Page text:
When people read others writing, whether it is contemporary or classic literature, they are taught about how it is human nature to always want more than they currently have and the dangers that can arise from not being humble, which helps shape their identity and can be used as a guide throughout life. People may want to learn about their fate, but they will act in ways that would normally seem strange, and it will cause them to strive to be more than what they should be. In Macbeth, the main character hears his fate once, and after seems to be addicted to hearing about his future and says “Thou hast harped my fear aright. But one word more … Tell me, thou unknown power¨ when he goes back to learn more (Shakespeare 294). Macbeth continues to want to hear about what power he will have, since he learned he would be powerful the first
Subsequently, the reader can make different predictions on what will occur throughout Don’t Get Caught, and the ability to predict and analyze uniquely is one of the principal ideals of Postmodernist literature. Ultimately, the central purpose of an author’s novel is to engross the reader, by writing in a genre and movement that is appropriate the book. Appropriately, Kurt Dinan engages the reader with both a Mystery genre and Postmodernist elements in his novel, Don’t Get Caught. Postmodernists believe that traditional authority is false and corrupt, and the central theme of Don’t Get Caught is that the powerful students play pranks and humiliate the less influential students. There exists a social elite club known as the Chaos Club that plays pranks on the school and faculty, and nobody can figure out the leader of the club is or who the members’ are.
Perhaps I am afraid of a new day, terrified of the mistakes I will make. Because I don 't want a fresh day to begin, I cherish my past successes instead of embracing the gift and promise that my present and future hold for me. Recently, however, I 've come to appreciate the morning because it reminds me to forgive myself and put away the
Instead of realizing that he achieved his goal of bringing life to an inanimate body he runs way because of how hideous it is. "Never did I behold a vision so horrible as his face, of such loathsome, yet appalling hideousness. I shut my eyes involuntarily" (Shelley 228). Even Walton is repulsed by the creature’s
The downfall of Winston begins at this point, any heroic signs that had begun to sprout out of Winston were utterly destroyed. He went back to his old ways of only looking out for himself. The qualities of a typical hero once again vanished. Winston was tortured so much that he ratted out Julia and confessed everything. He even said he’d rather Julia be tortured and die than himself.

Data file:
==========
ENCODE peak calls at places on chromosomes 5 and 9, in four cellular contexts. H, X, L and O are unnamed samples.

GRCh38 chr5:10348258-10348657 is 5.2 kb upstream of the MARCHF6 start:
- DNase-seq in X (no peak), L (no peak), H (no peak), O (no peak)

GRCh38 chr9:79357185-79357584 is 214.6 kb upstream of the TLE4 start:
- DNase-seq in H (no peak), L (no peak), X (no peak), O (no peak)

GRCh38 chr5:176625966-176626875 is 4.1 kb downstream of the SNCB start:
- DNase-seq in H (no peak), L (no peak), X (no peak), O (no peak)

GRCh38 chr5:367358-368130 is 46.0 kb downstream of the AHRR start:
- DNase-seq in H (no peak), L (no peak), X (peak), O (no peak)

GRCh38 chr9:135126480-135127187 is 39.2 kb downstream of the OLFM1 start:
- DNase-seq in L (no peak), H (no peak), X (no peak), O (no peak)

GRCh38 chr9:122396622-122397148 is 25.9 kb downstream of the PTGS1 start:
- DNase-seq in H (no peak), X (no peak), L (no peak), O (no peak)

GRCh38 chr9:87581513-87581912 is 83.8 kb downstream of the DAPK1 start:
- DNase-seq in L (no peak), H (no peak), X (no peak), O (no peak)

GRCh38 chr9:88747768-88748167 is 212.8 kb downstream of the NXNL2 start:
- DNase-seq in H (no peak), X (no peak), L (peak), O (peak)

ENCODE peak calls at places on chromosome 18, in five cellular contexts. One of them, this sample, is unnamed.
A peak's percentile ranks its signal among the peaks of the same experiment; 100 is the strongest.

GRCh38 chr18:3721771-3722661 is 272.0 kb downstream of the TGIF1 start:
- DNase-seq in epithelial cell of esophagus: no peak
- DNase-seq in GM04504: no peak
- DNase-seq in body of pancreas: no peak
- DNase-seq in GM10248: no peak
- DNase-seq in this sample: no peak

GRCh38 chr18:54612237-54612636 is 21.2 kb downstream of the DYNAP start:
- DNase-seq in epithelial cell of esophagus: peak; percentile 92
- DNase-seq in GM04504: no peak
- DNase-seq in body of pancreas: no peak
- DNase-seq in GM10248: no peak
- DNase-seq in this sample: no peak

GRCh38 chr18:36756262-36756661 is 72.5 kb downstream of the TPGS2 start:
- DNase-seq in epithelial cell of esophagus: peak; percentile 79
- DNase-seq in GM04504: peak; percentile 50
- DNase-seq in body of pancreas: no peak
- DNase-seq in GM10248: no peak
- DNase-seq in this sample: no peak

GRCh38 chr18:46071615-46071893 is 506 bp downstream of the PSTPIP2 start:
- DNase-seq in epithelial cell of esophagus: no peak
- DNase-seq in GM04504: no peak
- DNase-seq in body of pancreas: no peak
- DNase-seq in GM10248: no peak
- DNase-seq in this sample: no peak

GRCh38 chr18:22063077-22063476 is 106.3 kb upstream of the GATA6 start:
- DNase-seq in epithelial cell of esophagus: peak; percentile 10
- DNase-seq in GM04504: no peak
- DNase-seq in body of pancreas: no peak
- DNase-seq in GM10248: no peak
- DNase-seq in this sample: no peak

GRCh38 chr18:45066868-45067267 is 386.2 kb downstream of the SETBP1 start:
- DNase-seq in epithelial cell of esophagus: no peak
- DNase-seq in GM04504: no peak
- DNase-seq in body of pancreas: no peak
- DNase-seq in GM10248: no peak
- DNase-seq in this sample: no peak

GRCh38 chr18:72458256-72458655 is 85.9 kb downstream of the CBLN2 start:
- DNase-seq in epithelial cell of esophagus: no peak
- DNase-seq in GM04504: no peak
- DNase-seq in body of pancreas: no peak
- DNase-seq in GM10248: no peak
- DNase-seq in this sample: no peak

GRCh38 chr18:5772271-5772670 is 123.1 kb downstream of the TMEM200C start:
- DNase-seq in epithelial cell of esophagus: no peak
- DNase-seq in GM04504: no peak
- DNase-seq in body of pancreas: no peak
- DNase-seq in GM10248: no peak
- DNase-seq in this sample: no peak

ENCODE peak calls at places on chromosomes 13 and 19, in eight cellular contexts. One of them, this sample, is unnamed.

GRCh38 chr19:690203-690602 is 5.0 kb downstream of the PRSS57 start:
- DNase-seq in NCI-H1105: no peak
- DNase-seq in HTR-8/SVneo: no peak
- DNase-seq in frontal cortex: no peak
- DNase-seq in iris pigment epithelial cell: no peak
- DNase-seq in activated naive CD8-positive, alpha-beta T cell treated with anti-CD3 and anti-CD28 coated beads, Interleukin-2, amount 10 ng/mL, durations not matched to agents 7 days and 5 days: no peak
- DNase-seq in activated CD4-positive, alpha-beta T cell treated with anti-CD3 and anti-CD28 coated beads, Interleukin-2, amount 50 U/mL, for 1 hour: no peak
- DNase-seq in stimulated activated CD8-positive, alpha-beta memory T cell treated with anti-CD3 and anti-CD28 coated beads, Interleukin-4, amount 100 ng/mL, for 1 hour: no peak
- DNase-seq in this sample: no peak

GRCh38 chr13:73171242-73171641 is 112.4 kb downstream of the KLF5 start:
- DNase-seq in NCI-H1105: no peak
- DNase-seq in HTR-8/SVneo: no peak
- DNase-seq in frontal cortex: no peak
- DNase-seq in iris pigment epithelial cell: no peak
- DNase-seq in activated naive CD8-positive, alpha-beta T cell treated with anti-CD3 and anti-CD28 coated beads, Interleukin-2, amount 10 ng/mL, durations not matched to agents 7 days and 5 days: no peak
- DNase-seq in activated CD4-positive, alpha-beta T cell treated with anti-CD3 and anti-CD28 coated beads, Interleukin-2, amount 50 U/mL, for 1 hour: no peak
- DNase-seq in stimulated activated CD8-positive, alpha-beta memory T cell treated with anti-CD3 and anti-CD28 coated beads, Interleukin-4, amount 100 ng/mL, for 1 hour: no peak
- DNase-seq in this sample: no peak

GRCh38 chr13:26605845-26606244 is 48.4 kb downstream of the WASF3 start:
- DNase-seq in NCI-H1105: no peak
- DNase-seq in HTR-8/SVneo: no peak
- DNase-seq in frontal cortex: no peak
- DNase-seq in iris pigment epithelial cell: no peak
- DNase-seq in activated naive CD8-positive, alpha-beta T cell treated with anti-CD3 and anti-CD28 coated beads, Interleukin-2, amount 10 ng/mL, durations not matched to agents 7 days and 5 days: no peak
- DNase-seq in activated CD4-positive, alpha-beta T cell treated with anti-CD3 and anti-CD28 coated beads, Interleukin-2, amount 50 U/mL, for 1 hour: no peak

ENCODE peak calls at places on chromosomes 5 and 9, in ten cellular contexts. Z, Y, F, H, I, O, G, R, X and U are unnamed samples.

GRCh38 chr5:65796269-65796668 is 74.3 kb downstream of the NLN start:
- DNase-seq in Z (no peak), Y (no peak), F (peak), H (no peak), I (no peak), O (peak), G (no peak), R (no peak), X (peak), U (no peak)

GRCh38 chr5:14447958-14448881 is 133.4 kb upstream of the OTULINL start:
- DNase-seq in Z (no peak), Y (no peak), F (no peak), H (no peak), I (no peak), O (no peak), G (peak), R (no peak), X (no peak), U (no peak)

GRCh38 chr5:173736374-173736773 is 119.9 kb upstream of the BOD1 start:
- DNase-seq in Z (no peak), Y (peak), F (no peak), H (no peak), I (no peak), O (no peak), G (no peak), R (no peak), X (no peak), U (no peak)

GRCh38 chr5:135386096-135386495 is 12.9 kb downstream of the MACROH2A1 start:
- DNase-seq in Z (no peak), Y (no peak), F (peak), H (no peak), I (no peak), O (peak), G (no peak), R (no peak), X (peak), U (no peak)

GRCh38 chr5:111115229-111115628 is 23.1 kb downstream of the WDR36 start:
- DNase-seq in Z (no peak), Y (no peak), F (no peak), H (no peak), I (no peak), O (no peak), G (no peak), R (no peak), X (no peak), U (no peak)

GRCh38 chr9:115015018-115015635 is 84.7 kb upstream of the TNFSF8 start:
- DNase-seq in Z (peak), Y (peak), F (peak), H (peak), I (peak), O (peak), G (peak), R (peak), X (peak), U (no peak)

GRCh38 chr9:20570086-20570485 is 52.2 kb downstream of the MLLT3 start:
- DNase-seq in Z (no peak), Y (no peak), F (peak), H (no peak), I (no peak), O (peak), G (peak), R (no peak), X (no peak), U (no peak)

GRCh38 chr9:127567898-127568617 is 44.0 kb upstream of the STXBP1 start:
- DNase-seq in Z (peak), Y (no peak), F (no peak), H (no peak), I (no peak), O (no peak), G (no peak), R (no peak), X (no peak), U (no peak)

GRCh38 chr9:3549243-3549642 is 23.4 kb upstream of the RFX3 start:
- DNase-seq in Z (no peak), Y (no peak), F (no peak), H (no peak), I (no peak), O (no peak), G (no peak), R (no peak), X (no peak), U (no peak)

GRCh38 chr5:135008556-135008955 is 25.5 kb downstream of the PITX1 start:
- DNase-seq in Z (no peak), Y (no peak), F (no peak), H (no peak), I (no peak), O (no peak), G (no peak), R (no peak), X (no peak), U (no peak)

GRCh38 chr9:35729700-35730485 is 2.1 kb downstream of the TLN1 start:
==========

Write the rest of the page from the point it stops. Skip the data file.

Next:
Outliers “The Story of Success” has opened my mind to certain things that were still unclear in my head. Like how just acting different in a similar situation can prevent a tragedy or stuff from happening. What we as human beings are capable of doing with so little effort and what we can do with so much more. The book inspired me. Right now I have goals, goals that I sometime doubt that I can achieve.
In the book, Victor says,“Whence, I often asked myself, did the principle of life proceed? It was a bold question, and one which has ever been considered as a mystery; yet with how many things are we on the brink of becoming acquainted, if cowardice or carelessness did not restrain our enquiries.” (pp 30). Victor sees himself as the one who is brave enough to create life and in doing so he would be famous and the person people read about. To him, there apparently wasn’t in line that shouldn't be crossed in regards to what things a man should attempt but only those who were too scared to try. However, this all changes once his creation becomes a reality.
On the outer shell, Grendel is a monstrous villain who hates mankind, but the reader soon realizes, in reality, he just wants to fit in. Since Grendel knows he will never fit in, he decides to destroy what he cannot have and he "[understands] that the world [is] nothing: [but] a mechanical chaos of casualties, brute enmity on which we stupidly impose our hopes and fears. I understood, finally and absolutely, I alone exist" (Gardner 22). Instead of criticizing the villain, Grendel makes the reader sympathize with him by saying " [he] alone exist[s]". Thus allowing the reader to interpret the tone better because of how Grendel expresses his feeling.
He shows how people become as bad as the thing they obsess over, and since his obsession is infinite there is no hope for redemption. Both examples depict human life and obsession as inescapable, a pessimistic view. The narrator
“[...] the study and desire of the wisest men since the creation of the world was now within my grasp” (34). He was aware that there was still a lot of work necessary, but not once he doubted that he would achieve it in the end. “[…] but I doubted not that I should ultimately succeed.” (35) It is again a sign of his narcissistic nature which does not permit him to question his ability in the least. Hence, when deciding whether to animate a human being like himself or a simpler animal, he himself admits that his imagination, while only being able to think of the eventual success, would not allow him to settle with the easier task. “I doubted at first whether I should attempt the creation of a being like myself or one of simpler organization; but my imagination was too much exalted by my first success to permit me to doubt of my ability to give life to an animal as complex and wonderful as man.” (35) Victor 's self-absorbed nature leaves him no other choice as to always strive for the most demanding challenge, as he is confident he will not fail.